Sunday, August 16, 2009

What Works For Me Monday: binder rings

I've been busily adapting the May Unique unit on Sound. Between the books, picture symbols, word wall cards, sentence strips, and worksheets there is a lot of stuff to keep track of. The picture symbols are so easily lost, misplaced, or separated from their materials. Word wall cards and sentence strips get mixed up. And where is that worksheet when you need it? So....we needed some sort of organizational strategy. Here is what I'm doing:

Each of the books gets printed on cardstock, laminated, and comb bound. I put both the easy and advanced versions of the book in the same binding since we use both fairly interchangably. My kids can typically handle the content in the higher level material but need the lower level for vocabulary and literacy instruction.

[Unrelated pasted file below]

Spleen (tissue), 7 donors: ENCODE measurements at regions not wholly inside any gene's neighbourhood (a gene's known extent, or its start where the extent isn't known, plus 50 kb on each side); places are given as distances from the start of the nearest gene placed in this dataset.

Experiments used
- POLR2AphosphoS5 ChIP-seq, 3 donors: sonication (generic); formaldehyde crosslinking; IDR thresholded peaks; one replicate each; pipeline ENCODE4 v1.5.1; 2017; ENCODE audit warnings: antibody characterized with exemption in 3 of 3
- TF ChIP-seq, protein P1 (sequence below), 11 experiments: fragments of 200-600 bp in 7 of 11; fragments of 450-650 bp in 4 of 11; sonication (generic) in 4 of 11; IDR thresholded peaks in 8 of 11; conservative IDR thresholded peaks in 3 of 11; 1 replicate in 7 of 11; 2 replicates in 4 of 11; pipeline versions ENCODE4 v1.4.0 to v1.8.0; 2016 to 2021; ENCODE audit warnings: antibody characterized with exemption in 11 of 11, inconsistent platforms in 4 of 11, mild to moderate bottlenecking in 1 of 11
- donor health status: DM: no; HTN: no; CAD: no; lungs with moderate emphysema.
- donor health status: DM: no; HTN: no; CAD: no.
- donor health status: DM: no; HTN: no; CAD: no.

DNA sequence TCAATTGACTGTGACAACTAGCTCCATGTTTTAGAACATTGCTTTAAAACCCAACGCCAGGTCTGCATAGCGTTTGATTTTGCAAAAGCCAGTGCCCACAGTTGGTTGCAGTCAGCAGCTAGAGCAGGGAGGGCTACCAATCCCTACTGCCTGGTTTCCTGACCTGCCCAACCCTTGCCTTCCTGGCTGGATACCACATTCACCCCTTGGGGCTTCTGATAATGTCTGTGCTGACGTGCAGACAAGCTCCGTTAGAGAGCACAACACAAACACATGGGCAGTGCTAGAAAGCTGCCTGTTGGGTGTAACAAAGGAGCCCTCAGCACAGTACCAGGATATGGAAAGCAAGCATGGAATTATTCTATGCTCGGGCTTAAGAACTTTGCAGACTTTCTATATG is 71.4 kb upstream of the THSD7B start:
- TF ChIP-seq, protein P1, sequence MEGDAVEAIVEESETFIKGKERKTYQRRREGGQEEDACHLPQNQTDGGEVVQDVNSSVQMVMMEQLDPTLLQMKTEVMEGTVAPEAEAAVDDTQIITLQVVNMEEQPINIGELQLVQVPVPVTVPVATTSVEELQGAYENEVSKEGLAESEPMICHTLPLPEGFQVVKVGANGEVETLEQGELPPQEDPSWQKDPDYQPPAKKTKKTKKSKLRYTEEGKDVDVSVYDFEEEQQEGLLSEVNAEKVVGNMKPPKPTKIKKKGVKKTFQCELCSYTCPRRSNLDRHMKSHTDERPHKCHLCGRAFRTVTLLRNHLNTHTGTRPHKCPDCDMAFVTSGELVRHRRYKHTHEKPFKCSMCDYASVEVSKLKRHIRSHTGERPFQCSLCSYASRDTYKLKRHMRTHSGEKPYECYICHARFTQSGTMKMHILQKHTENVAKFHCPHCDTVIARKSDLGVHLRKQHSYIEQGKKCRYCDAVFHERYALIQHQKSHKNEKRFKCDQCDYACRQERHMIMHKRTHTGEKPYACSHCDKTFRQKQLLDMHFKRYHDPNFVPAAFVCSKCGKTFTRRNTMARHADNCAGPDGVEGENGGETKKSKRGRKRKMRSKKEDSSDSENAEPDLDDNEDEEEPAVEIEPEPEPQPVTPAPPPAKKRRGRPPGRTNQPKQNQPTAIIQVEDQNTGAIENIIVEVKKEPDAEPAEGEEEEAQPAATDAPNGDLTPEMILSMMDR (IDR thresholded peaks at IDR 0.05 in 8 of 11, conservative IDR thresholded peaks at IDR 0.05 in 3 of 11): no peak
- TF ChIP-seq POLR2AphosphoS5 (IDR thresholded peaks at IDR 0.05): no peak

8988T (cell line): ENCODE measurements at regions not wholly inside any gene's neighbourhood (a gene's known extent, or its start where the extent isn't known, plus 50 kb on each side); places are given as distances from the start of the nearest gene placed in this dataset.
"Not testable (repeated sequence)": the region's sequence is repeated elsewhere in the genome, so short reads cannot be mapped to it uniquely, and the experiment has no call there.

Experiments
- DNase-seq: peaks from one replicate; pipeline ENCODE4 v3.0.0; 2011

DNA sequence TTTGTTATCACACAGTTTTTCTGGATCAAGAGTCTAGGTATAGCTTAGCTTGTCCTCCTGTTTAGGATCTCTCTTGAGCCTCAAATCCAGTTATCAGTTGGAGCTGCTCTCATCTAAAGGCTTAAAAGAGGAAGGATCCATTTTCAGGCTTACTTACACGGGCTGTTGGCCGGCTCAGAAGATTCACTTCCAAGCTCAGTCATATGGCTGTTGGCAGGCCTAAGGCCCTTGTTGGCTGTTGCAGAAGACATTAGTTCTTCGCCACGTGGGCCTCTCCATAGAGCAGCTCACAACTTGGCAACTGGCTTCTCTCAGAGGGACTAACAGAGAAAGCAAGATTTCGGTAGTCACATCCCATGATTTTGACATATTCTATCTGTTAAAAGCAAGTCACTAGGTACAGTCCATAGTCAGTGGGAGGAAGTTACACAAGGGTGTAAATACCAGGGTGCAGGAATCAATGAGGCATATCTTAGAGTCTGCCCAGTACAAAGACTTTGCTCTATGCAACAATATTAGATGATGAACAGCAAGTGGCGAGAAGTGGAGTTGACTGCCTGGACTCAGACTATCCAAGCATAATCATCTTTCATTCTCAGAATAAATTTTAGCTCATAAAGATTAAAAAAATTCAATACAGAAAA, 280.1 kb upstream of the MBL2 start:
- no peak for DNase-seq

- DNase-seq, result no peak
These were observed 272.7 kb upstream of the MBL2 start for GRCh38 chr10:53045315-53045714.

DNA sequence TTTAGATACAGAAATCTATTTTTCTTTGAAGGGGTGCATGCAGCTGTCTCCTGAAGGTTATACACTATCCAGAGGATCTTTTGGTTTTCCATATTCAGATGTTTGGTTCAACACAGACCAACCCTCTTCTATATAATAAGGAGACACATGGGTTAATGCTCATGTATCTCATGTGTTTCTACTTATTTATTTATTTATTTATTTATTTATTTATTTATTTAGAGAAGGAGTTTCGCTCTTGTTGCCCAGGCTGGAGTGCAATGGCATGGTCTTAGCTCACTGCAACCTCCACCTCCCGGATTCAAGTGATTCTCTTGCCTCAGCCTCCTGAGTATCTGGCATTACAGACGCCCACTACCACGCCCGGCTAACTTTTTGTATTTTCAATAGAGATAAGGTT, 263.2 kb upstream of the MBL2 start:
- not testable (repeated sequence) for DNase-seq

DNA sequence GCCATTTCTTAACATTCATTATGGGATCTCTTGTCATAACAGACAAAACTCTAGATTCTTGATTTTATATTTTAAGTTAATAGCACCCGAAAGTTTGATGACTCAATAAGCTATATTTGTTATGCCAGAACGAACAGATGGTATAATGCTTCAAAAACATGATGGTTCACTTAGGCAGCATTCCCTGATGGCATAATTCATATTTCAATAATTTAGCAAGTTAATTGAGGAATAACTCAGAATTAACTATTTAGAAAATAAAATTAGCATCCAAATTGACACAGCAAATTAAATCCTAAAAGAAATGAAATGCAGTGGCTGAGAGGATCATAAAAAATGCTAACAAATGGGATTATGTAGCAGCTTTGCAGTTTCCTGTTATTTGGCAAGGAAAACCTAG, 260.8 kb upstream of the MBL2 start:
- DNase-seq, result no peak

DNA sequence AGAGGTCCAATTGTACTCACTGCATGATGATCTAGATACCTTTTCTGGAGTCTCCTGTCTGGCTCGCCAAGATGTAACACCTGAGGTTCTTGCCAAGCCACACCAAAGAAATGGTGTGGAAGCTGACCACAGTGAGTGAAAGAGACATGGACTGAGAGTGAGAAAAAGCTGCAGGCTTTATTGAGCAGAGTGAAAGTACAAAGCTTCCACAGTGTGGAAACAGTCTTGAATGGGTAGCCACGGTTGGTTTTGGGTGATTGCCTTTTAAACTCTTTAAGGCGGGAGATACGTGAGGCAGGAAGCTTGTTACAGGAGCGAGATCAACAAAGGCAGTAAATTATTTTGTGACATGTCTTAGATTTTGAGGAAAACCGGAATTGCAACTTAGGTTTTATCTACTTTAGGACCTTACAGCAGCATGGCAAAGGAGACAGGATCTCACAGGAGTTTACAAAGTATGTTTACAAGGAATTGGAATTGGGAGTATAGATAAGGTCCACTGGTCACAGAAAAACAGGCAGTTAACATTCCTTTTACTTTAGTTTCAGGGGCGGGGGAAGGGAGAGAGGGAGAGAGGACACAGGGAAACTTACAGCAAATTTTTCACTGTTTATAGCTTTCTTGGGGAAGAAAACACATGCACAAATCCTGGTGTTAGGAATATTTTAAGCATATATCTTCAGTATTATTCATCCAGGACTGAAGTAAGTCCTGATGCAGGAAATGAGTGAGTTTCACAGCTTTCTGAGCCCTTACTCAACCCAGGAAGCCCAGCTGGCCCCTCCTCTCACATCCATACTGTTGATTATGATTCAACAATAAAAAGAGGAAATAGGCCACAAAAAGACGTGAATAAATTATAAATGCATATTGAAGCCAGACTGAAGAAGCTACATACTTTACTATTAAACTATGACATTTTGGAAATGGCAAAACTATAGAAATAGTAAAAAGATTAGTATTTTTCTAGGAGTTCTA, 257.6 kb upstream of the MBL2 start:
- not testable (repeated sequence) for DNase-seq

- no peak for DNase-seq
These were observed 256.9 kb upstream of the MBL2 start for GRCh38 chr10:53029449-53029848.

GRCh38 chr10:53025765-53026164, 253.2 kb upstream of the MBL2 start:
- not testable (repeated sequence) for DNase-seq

I make a set of PCS symbols for key vocabulary to go with each book. Mine are 3" X 3" to accommodate groups and low vision issues. Each symbol has a hole punched in the upper left corner and are strung onto a binder ring. The ring is then clipped to the comb binding on the book. We use the symbols while we read to reinforce visual vocabulary as well as to talk about the book, answer questions, etc. The symbols are always with the book and I make duplicate symbols as needed for additional books so we don't have to "borrow." I prefer separate symbols to the preprinted communication boards (which are included with the unit) because it's easier to accommodate the needs of my students. I can attach them to a velcro board, hold them up in pairs, display them one at time for assisted scanning, remove incorrect answers for errorless learning, etc. Some of my low vision kids also require us to move the symbols to gain their visual attention. And some of my student prefer to pull off their answer rather than point/touch. Of course, those kids who have AAC devices will have appropriate overlays prepared as needed.